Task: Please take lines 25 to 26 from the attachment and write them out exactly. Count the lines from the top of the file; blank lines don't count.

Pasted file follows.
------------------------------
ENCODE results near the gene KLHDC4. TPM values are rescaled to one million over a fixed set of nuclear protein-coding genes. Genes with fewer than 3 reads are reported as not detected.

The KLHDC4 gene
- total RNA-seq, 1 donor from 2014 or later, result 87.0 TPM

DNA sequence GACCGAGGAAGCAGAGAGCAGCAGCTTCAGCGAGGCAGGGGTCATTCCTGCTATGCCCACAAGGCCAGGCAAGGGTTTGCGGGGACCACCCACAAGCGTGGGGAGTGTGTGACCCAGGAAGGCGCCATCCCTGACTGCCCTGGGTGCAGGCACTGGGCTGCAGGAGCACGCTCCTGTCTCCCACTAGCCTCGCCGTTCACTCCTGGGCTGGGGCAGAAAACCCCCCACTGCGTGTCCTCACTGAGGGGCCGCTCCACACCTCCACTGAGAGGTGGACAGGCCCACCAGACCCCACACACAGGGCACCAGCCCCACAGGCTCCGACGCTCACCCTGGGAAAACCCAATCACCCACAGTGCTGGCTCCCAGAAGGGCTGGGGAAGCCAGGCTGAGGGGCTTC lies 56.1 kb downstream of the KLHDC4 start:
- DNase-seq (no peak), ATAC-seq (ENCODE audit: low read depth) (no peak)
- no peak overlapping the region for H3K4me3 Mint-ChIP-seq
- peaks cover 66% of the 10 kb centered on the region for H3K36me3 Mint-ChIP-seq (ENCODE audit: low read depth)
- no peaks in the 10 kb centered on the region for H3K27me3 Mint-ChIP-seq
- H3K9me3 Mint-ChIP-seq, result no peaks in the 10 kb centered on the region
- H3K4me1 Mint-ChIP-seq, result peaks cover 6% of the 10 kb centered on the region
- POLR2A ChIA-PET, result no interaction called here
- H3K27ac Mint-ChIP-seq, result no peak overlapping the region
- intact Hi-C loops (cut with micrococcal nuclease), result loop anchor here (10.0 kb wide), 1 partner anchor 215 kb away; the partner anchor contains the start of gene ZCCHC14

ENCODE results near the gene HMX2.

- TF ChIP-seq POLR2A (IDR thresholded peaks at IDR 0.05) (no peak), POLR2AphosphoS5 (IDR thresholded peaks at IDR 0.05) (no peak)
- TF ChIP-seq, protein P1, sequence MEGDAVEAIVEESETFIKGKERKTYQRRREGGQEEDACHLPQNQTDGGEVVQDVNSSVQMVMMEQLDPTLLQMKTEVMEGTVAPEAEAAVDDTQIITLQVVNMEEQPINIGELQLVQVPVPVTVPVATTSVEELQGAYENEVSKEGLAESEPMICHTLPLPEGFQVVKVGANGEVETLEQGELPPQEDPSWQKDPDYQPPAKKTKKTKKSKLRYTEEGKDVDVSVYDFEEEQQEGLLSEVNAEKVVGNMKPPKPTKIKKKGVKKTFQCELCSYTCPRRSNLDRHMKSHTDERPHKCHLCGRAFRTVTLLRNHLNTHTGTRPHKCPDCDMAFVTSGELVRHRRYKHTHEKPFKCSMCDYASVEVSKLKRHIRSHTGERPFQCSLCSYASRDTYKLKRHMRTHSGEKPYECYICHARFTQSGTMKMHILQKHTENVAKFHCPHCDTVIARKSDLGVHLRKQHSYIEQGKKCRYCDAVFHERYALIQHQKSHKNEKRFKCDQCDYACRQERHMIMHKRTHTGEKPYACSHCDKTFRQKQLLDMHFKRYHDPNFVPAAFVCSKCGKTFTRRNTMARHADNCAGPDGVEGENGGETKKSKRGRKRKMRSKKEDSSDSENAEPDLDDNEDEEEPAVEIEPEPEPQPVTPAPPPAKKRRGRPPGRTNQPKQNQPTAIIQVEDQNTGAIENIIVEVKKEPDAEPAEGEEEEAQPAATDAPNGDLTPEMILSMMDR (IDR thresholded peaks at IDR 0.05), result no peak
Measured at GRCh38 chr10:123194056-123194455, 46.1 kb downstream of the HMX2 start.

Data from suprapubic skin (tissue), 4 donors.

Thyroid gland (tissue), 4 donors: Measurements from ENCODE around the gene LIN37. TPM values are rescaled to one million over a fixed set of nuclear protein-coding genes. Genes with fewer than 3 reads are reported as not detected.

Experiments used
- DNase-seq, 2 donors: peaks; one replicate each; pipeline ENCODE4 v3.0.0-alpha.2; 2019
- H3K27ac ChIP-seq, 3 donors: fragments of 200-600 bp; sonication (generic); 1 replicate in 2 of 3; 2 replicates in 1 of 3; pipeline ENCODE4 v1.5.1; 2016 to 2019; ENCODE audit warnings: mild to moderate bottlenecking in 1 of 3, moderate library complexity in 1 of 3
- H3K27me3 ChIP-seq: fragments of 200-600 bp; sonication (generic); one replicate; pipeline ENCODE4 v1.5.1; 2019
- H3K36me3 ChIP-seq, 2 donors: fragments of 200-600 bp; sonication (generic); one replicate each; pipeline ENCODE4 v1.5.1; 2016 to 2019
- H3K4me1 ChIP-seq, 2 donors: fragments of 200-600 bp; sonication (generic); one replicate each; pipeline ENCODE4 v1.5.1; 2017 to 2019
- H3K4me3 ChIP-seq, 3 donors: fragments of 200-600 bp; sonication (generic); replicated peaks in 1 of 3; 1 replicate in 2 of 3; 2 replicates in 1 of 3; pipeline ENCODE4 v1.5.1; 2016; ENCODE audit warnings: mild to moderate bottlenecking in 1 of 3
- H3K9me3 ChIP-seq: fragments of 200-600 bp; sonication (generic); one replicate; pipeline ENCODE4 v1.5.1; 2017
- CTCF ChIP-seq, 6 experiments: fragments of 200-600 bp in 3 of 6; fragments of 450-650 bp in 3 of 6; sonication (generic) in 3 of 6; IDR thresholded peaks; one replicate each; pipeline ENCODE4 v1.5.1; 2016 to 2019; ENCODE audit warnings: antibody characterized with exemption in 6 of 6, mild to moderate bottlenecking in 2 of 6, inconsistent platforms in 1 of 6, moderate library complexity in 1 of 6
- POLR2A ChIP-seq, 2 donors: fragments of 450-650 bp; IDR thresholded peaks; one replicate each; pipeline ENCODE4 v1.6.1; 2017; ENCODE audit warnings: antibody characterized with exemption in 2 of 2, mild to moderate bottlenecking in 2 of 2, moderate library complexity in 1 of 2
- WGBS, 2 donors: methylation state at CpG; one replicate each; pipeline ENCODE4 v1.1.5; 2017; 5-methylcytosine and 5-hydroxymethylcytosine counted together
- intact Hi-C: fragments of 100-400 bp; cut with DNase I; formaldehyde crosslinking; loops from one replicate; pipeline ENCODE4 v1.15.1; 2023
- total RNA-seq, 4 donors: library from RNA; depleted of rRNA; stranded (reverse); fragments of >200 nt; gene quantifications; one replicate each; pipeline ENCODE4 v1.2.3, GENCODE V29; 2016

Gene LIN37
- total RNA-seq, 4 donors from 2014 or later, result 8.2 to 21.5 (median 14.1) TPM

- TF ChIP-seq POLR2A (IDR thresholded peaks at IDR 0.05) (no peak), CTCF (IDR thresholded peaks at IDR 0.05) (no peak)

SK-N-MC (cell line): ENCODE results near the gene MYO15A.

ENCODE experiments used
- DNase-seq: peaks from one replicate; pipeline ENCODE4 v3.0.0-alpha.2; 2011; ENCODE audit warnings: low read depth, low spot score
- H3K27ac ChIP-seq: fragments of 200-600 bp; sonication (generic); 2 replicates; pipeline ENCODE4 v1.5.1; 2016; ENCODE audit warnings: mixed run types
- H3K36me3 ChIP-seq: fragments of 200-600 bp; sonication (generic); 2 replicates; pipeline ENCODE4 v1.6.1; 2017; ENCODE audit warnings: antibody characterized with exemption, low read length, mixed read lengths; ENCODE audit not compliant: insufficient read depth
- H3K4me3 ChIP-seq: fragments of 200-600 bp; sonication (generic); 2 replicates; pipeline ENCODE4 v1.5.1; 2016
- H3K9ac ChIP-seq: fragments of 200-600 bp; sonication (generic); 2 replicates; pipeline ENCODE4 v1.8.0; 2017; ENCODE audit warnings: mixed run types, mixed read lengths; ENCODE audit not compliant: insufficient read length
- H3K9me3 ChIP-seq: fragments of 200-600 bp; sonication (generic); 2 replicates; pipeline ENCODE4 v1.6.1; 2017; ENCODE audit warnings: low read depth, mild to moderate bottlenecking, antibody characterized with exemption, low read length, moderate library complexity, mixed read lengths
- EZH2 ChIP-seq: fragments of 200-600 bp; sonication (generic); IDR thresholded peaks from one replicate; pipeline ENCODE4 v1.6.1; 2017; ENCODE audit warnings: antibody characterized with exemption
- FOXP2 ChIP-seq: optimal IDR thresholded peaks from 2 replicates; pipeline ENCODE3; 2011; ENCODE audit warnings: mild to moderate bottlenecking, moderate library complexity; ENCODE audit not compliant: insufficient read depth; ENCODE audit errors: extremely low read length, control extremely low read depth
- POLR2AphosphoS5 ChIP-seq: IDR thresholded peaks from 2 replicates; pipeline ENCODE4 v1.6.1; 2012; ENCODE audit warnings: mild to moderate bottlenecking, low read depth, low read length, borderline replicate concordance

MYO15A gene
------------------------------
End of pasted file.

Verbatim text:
- H3K4me1 ChIP-seq, 2 donors: fragments of 200-600 bp; sonication (generic); one replicate each; pipeline ENCODE4 v1.5.1; 2017 to 2019
- H3K4me3 ChIP-seq, 3 donors: fragments of 200-600 bp; sonication (generic); replicated peaks in 1 of 3; 1 replicate in 2 of 3; 2 replicates in 1 of 3; pipeline ENCODE4 v1.5.1; 2016; ENCODE audit warnings: mild to moderate bottlenecking in 1 of 3